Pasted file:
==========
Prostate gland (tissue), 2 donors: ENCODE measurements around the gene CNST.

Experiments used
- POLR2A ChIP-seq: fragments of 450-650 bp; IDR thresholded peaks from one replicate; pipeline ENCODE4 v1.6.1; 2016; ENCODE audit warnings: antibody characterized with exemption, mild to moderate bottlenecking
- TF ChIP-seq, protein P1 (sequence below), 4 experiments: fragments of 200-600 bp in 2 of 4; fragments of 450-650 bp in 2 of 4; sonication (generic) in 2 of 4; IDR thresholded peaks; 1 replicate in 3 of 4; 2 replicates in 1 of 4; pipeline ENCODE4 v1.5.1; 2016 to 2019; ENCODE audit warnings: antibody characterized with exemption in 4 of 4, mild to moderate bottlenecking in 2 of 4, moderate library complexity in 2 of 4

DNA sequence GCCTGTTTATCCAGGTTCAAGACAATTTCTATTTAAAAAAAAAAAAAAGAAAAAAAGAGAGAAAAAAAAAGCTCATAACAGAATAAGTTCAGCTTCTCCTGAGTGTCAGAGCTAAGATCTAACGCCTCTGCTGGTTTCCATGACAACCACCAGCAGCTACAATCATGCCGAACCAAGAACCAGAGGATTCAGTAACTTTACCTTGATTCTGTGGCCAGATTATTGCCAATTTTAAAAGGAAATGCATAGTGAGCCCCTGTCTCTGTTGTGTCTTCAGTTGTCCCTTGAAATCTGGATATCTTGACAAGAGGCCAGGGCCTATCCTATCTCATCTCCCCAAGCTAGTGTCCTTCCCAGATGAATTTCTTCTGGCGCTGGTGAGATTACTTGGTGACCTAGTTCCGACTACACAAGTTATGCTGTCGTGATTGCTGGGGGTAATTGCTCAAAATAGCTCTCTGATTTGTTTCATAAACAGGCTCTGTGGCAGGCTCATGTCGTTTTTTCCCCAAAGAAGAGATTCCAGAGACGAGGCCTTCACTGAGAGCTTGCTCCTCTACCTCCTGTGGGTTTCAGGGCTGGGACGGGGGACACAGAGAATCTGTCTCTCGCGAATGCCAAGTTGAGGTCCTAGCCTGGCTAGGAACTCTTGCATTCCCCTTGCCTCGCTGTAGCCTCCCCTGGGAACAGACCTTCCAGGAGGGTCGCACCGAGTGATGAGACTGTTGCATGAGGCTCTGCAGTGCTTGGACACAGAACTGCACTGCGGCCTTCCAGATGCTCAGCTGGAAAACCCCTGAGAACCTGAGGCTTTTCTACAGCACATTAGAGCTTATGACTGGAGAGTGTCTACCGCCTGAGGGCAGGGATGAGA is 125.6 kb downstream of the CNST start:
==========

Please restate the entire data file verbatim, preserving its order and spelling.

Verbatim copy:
Prostate gland (tissue), 2 donors: ENCODE measurements around the gene CNST.

Experiments used
- POLR2A ChIP-seq: fragments of 450-650 bp; IDR thresholded peaks from one replicate; pipeline ENCODE4 v1.6.1; 2016; ENCODE audit warnings: antibody characterized with exemption, mild to moderate bottlenecking
- TF ChIP-seq, protein P1 (sequence below), 4 experiments: fragments of 200-600 bp in 2 of 4; fragments of 450-650 bp in 2 of 4; sonication (generic) in 2 of 4; IDR thresholded peaks; 1 replicate in 3 of 4; 2 replicates in 1 of 4; pipeline ENCODE4 v1.5.1; 2016 to 2019; ENCODE audit warnings: antibody characterized with exemption in 4 of 4, mild to moderate bottlenecking in 2 of 4, moderate library complexity in 2 of 4

DNA sequence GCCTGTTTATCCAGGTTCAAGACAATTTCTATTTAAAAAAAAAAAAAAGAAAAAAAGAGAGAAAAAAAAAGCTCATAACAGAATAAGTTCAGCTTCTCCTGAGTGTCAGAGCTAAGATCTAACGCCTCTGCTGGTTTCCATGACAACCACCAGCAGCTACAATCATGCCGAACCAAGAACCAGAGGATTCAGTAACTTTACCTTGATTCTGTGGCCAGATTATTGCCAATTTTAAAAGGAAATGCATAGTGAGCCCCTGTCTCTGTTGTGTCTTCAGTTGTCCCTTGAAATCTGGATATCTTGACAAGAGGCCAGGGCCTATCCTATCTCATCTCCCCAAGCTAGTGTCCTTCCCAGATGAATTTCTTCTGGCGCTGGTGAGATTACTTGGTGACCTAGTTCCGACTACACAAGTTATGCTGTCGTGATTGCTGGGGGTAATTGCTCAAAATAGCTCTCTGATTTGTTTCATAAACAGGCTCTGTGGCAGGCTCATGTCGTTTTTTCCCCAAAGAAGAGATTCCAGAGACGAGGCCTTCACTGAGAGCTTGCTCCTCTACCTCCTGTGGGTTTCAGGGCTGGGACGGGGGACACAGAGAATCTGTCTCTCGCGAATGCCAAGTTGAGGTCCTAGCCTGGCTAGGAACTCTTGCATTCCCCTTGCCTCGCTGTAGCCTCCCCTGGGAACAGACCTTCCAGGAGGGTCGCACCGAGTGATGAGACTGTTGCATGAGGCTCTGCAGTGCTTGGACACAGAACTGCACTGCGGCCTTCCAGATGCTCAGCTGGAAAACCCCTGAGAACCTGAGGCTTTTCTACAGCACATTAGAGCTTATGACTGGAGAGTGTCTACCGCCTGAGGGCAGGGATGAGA is 125.6 kb downstream of the CNST start: